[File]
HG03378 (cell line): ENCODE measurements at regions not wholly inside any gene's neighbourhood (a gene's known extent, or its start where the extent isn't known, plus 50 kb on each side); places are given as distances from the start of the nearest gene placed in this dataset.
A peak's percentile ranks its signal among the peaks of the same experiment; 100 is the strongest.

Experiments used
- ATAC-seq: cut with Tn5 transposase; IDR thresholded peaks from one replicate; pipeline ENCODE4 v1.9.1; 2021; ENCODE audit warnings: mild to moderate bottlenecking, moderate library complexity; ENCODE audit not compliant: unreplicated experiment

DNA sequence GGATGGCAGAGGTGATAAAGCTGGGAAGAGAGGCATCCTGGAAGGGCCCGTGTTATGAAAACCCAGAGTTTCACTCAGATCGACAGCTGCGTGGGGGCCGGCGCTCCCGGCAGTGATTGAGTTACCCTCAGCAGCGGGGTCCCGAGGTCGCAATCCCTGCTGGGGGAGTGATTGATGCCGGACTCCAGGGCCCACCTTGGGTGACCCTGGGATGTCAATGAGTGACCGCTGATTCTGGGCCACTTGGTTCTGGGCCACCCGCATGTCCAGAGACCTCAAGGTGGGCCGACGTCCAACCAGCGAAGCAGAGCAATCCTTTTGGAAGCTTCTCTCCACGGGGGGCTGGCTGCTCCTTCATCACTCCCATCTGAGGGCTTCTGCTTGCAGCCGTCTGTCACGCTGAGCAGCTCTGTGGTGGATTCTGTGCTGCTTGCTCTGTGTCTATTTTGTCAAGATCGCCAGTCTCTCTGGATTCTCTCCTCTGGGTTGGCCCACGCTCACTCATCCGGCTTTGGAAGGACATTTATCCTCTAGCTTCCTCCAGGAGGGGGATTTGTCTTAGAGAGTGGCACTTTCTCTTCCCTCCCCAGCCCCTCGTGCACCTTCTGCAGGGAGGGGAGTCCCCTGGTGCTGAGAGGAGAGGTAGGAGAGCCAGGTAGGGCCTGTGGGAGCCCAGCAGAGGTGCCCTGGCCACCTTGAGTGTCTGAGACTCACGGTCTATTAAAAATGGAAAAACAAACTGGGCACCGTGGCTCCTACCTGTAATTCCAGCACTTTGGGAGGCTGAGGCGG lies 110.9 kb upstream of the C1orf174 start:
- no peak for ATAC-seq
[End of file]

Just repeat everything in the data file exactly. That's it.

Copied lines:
HG03378 (cell line): ENCODE measurements at regions not wholly inside any gene's neighbourhood (a gene's known extent, or its start where the extent isn't known, plus 50 kb on each side); places are given as distances from the start of the nearest gene placed in this dataset.
A peak's percentile ranks its signal among the peaks of the same experiment; 100 is the strongest.

Experiments used
- ATAC-seq: cut with Tn5 transposase; IDR thresholded peaks from one replicate; pipeline ENCODE4 v1.9.1; 2021; ENCODE audit warnings: mild to moderate bottlenecking, moderate library complexity; ENCODE audit not compliant: unreplicated experiment

DNA sequence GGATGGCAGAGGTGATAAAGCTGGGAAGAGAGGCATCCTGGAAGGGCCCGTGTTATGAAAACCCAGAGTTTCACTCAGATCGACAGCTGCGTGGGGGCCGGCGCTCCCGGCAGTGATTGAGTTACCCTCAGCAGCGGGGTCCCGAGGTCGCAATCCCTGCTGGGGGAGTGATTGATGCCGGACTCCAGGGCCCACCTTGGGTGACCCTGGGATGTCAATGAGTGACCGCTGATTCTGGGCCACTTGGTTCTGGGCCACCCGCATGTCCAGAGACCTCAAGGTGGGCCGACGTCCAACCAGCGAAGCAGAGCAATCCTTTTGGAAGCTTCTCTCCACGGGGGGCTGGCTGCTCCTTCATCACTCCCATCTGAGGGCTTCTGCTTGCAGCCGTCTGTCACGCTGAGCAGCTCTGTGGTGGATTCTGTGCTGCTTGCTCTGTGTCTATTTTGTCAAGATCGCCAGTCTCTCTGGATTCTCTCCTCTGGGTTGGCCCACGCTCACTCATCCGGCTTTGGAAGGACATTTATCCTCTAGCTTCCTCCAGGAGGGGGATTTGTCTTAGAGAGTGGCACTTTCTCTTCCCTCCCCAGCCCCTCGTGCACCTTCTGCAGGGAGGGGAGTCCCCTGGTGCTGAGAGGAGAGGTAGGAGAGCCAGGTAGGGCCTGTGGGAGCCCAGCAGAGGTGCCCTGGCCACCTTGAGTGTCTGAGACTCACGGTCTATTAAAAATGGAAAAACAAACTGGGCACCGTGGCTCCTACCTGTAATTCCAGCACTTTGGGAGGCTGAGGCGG lies 110.9 kb upstream of the C1orf174 start:
- no peak for ATAC-seq